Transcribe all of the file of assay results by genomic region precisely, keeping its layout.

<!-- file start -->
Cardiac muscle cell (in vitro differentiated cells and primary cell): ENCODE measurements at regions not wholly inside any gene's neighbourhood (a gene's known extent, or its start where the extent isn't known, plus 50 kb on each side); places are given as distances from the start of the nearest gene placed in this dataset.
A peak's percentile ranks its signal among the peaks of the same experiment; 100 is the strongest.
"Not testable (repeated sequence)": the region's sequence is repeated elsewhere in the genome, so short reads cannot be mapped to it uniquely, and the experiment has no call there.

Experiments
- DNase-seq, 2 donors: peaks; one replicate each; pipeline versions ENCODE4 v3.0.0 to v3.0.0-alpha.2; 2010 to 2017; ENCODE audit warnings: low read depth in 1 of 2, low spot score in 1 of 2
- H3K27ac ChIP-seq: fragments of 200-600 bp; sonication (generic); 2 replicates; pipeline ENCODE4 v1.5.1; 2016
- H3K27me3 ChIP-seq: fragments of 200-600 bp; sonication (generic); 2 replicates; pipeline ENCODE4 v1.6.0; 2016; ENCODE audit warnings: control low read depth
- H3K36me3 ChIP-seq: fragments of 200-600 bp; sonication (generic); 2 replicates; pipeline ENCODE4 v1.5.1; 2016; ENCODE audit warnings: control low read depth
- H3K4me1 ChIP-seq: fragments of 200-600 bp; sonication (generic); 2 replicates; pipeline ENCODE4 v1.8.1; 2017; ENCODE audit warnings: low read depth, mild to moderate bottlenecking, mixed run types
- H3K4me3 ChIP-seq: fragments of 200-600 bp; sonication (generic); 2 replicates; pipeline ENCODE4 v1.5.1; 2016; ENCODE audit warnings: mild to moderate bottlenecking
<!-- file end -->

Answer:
Cardiac muscle cell (in vitro differentiated cells and primary cell): ENCODE measurements at regions not wholly inside any gene's neighbourhood (a gene's known extent, or its start where the extent isn't known, plus 50 kb on each side); places are given as distances from the start of the nearest gene placed in this dataset.
A peak's percentile ranks its signal among the peaks of the same experiment; 100 is the strongest.
"Not testable (repeated sequence)": the region's sequence is repeated elsewhere in the genome, so short reads cannot be mapped to it uniquely, and the experiment has no call there.

Experiments
- DNase-seq, 2 donors: peaks; one replicate each; pipeline versions ENCODE4 v3.0.0 to v3.0.0-alpha.2; 2010 to 2017; ENCODE audit warnings: low read depth in 1 of 2, low spot score in 1 of 2
- H3K27ac ChIP-seq: fragments of 200-600 bp; sonication (generic); 2 replicates; pipeline ENCODE4 v1.5.1; 2016
- H3K27me3 ChIP-seq: fragments of 200-600 bp; sonication (generic); 2 replicates; pipeline ENCODE4 v1.6.0; 2016; ENCODE audit warnings: control low read depth
- H3K36me3 ChIP-seq: fragments of 200-600 bp; sonication (generic); 2 replicates; pipeline ENCODE4 v1.5.1; 2016; ENCODE audit warnings: control low read depth
- H3K4me1 ChIP-seq: fragments of 200-600 bp; sonication (generic); 2 replicates; pipeline ENCODE4 v1.8.1; 2017; ENCODE audit warnings: low read depth, mild to moderate bottlenecking, mixed run types
- H3K4me3 ChIP-seq: fragments of 200-600 bp; sonication (generic); 2 replicates; pipeline ENCODE4 v1.5.1; 2016; ENCODE audit warnings: mild to moderate bottlenecking